This is how the Mountain Directory West describes the Moki Dugway . I think it is an excellent description of what to expect.

This is how the Mountain Directory West describes the Moki Dugway. I think it is an excellent description of what to expect. I’ve circled it’s yellow triangle with a purple circle.  It’s not a difficult hill, but because the road is dirt, it’s very narrow and has a very steep drop-off, if you have a fear of heights you should avoid it.

The same with going downhill. A long straight downhill is much easier than a curvy downhill even if they are the same grade. With a straight downhill you can put in a lower gear and maintain 50-60 mph with little stress on your brakes. But if it’s full of 25 mph curves, you’ll be constantly on your brakes and working them much harder.
Fortunately, the ”Mountain Directory West” describes the curves and their speed, giving you a true description of the hills difficulty.
Another thing I really like about it, is that the maps do a very good job of visually showing you where the mountains and the valleys are. So when I plan my route I can look at the map and know at a glance when I’ll be in the hot lowlands (color coded tan or green)and then climb up into the cool mountains (darker brown) and by looking at the description of the Pass I know how difficult the climb will be up into the mountains
Why is it important to know in advance about bad hills? There are two reasons:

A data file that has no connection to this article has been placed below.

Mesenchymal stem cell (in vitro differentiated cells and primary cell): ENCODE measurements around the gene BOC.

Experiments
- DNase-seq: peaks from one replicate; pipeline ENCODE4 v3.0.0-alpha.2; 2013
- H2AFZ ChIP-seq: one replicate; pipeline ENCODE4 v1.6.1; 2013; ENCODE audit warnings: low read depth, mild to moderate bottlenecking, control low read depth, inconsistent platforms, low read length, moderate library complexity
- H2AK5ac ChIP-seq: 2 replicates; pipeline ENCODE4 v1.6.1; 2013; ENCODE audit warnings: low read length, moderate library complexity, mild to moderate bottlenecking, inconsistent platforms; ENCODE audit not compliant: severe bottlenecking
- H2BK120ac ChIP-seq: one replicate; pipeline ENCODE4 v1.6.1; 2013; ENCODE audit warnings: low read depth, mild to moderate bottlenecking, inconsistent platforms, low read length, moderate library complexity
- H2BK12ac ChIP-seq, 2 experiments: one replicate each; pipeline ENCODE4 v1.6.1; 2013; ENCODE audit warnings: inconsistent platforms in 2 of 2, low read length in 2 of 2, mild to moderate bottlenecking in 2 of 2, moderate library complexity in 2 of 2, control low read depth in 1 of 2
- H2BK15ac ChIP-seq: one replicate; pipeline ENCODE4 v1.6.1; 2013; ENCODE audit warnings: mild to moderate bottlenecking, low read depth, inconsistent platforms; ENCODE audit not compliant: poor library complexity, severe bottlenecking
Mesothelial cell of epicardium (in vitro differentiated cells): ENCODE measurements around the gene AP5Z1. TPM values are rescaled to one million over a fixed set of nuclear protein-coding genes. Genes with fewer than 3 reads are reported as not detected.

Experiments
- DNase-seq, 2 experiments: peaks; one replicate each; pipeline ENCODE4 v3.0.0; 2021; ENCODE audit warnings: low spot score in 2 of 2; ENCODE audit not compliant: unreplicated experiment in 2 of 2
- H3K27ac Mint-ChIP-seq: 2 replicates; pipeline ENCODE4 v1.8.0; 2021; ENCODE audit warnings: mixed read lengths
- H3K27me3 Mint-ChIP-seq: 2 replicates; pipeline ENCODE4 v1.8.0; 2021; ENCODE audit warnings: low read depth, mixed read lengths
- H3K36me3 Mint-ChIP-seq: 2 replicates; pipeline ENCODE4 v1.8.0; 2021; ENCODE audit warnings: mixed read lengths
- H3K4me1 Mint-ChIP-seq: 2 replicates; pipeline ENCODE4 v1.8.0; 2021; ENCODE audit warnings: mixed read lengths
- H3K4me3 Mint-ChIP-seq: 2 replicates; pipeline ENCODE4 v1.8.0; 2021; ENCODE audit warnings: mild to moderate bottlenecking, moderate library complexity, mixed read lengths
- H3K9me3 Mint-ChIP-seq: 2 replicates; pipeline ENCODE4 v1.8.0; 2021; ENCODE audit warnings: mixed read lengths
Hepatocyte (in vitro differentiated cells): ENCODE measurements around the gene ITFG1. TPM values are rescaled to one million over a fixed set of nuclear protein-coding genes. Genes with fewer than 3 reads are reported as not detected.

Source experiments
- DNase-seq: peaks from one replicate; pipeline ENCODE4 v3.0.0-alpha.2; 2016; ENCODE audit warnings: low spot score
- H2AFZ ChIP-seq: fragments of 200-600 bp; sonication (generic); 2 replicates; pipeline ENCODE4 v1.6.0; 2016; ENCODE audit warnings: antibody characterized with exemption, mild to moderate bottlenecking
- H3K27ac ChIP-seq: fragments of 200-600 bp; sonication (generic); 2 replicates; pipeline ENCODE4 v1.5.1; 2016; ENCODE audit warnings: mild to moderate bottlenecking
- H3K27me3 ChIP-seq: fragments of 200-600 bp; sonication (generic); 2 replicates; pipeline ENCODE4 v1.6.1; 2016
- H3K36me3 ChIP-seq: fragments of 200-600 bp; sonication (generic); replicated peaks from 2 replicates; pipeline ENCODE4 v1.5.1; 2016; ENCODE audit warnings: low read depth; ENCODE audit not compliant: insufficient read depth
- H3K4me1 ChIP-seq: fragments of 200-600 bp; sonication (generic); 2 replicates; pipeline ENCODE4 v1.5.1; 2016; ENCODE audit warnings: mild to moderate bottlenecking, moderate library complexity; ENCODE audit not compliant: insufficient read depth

1. You can avoid the hill altogether by finding a different route. Because I’m writing a book about mountain passes, I didn’t have the option to skip hills, but most of you do. For example, there are 5 routes into Yellowstone, and you probably will only drive two, one on the way into it and one on the way out. So by using this book, you can chose either the hardest and most beautiful (the two usually go together) or the easiest. In some places, you may want to simply back-track and do a circle to avoid a particular hill. That’s true about the “Oh My God Hill” I described in my last travel post, in that case you have two other much easier ways to get to the top and avoid what is the worst hill I’ve ever driven.
  2. Knowing how long and steep a hill is in advance, you can pull over and stop to let the brakes and engine cool. You can stretch your legs, get a bottle of water, enjoy the view and take some pictures. In that way you’ve taken what might have been a stressful, unpleasant or even dangerous experience, and turned it into a pure pleasure. The problem is that most of us think to ourselves, “I’m almost to the top, so I’ll just keep going.” But too often, we’ve only just begun and the worst is still ahead! If we keep pushing our way up or down the hill, we not only ruin the joy of the experience, we place ourselves in danger. With this book, you’ll know exactly where you are on the hill and how much worse it gets ahead.